Like almost all journalists, Alford doesn’t really understand conservatism or conservatives and resorts to caricatures, and proved it in his explanation of the amendment’s defeat – although not at first: “I was surprised by the fact that it was defeated. By-and-large these amendments are usually rubber-stamped by the electorate.” So why did it lose? “You only have to assume that a vote of no by the public meant that they either had strong feelings about it …”
Maybe he’s on to something. Conservative and Republican opposition – again, given the dynamics of the election a large portion of that particular electorate – plus the aginners did have strong feelings against it. And, less-interested voters with parochial feelings noticed it as well. Yet then he shows it all went over his head because when asked about the state GOP working against it, he whiffed, saying this didn’t play much of a part, despite the very obviousness of that – because it doesn’t fit the narrative of the dubious legitimacy of conservative ideas. Sifting through the numbers suggests the aginners and parochialists had a considerable impact, but what probably tipped the amendment underwater, and considerably, was the outsized influence had by party signaling, echoing conservative online media.
And then he added this: “… or [the public] more than likely just did not want to learn about the amendment.” This arrogantly implies that the electorate was too uninvolved to come to the “correct” preference on the issue – and sells short the electorate. If voters want to use heuristics of preferring the status quo or looking askance at out-of-state influence in casting votes, that’s as legitimate as weighing whether bringing in outside views conveys more benefits than the politics-as-usual mischief costs it threatens relative to appointments.
Note that Alford’s implication that voters got it wrong permeates the chattering classes in print. The traditional Louisiana print media (somewhat less so among its broadcast brethren) despairs that the state’s electorate sends so many conservatives into office and finds plenty of shibboleths to explain it away: money in politics, special interest influence, social issues being made too dominant, racism, sexism, or just plain ignorance. It’s their inbred conceit that if somehow voters could just learn properly about the issues, they would swoon for the liberal agenda.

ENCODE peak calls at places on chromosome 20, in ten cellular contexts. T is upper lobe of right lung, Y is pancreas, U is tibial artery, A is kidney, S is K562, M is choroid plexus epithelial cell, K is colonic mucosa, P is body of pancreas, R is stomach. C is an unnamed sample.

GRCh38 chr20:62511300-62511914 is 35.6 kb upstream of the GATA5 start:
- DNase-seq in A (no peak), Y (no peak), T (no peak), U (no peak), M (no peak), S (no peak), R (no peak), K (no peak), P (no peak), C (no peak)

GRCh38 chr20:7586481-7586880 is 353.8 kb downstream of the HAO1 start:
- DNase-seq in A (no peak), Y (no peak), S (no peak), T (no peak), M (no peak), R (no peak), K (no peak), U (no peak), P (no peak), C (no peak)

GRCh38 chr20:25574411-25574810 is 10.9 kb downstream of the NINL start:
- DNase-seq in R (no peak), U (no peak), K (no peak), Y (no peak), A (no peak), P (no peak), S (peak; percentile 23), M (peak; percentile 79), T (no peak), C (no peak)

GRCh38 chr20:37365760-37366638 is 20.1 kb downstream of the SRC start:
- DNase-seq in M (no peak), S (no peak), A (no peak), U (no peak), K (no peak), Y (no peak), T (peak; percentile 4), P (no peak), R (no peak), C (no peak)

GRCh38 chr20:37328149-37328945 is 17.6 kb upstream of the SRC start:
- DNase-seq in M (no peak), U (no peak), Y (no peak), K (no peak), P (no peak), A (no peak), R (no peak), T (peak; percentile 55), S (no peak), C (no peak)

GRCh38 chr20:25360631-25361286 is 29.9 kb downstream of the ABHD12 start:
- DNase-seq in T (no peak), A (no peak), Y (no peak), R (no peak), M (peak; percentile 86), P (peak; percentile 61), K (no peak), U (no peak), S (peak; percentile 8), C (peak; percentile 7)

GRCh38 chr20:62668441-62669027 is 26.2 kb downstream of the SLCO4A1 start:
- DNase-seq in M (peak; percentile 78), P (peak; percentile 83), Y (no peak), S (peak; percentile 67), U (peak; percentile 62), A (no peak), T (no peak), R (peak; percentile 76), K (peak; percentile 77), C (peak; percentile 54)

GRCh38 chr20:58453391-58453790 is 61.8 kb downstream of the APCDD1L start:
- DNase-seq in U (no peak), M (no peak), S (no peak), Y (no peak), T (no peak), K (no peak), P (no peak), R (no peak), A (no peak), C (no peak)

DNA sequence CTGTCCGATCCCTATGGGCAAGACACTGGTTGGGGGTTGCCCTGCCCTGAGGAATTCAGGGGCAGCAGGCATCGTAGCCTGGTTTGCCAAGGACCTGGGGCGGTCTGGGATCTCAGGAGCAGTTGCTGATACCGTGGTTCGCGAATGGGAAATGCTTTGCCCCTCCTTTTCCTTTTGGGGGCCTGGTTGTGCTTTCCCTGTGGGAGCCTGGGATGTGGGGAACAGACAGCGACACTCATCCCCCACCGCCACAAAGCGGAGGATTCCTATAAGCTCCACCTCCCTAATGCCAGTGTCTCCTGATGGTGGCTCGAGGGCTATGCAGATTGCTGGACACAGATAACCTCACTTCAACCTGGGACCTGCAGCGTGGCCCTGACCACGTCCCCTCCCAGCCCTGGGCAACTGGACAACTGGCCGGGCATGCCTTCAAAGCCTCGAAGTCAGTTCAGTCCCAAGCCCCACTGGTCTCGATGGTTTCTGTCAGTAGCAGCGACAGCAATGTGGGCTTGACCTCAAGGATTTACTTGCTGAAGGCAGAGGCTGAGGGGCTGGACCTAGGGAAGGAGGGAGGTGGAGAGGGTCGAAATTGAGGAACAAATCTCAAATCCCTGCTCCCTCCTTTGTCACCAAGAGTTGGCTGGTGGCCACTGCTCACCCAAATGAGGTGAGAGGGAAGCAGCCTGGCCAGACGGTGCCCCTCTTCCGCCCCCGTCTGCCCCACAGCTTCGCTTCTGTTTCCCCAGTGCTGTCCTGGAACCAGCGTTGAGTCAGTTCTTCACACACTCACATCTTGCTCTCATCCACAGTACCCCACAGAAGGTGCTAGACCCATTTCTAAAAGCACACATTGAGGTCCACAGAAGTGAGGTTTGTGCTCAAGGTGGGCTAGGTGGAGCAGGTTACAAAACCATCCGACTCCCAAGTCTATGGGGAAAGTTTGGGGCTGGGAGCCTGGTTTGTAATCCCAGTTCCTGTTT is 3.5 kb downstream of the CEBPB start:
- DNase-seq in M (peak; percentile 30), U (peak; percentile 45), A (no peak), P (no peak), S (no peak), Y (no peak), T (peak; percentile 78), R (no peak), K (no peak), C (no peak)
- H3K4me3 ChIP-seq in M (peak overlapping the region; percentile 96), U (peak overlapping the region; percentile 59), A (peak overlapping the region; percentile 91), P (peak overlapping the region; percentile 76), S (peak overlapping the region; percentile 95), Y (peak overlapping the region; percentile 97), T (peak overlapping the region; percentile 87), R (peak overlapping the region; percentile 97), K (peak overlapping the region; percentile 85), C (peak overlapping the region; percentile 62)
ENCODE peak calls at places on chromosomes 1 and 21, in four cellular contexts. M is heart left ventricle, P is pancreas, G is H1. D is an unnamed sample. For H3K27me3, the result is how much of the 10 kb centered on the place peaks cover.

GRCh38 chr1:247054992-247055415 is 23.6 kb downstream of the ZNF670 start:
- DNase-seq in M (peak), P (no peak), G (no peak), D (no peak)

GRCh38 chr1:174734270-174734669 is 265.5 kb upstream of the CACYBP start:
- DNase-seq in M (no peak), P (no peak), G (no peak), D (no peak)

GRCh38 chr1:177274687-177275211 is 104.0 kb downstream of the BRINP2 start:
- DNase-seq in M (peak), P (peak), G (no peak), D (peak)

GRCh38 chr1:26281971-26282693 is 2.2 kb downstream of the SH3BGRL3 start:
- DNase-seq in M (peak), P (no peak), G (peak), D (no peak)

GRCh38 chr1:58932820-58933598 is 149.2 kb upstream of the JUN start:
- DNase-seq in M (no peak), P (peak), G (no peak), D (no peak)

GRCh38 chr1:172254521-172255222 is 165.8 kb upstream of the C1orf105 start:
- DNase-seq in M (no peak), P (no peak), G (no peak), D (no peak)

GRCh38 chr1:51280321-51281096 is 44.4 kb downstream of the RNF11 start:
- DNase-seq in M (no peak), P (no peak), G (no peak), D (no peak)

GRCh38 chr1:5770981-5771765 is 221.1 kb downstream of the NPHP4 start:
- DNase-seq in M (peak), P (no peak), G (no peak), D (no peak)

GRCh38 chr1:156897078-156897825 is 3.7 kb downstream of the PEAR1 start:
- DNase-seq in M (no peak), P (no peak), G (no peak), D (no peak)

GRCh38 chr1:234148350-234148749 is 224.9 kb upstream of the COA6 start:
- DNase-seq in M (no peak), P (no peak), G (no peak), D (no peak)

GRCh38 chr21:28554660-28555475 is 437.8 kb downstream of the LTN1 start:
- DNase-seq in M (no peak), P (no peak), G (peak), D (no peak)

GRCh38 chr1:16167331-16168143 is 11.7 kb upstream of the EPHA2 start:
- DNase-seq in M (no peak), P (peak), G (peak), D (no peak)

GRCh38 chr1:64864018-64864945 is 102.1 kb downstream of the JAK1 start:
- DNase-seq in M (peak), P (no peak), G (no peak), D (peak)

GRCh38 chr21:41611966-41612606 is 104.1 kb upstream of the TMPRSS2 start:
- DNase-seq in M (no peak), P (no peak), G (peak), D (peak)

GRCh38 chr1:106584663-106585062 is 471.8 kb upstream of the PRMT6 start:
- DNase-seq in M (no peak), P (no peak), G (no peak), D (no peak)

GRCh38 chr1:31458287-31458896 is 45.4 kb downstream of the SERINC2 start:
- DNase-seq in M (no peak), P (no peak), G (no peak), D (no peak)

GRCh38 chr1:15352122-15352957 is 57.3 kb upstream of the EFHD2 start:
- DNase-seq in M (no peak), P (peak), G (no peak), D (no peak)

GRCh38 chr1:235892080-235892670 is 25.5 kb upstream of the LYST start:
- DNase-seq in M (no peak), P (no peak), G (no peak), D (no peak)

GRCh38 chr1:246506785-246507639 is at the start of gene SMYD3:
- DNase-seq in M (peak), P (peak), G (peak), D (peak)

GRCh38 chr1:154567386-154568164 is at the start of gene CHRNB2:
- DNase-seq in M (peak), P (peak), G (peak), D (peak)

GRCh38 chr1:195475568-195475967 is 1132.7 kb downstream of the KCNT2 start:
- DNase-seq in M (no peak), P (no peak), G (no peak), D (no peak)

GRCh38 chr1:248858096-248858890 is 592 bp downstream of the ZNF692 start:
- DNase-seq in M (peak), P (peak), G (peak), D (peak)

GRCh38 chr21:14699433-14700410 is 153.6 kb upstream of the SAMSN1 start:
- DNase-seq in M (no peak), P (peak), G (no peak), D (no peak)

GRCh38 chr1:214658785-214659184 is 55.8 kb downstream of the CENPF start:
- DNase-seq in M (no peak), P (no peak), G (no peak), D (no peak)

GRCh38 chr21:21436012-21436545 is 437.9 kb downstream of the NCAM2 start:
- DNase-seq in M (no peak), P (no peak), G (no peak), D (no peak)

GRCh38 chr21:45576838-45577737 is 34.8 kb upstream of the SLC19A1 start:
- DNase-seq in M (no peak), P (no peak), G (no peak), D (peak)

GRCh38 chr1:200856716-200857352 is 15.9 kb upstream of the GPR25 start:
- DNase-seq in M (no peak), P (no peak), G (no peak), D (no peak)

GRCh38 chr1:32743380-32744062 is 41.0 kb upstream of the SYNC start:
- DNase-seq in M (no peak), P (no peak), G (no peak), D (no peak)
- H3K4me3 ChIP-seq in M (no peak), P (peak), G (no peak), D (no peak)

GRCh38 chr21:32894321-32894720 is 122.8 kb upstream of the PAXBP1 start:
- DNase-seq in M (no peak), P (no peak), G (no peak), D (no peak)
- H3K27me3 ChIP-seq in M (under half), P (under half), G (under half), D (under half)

News flash, guys: they do make issue-based calculations, and these reject liberalism. Some voters may analyze issues intently – and particularly when it comes to amendments – and many will use heuristics with the chief one being a candidate’s partisanship for elective offices, and the results are what they are, no matter how much the left complains and tries to avoid the genuine implication of election results: more often that not, as an agenda conservatism wins because it is more persuasive to the core beliefs of a majority of Louisiana electorates.
In the final analysis in this particular case, conservative preferences made a significant difference in this electoral outcome. Leftist media analysts need to put aside their ideological prejudices to understand that conservatism wins because of its ideas, or else risk ever-increasing irrelevancy in the Louisiana landscape of political influence.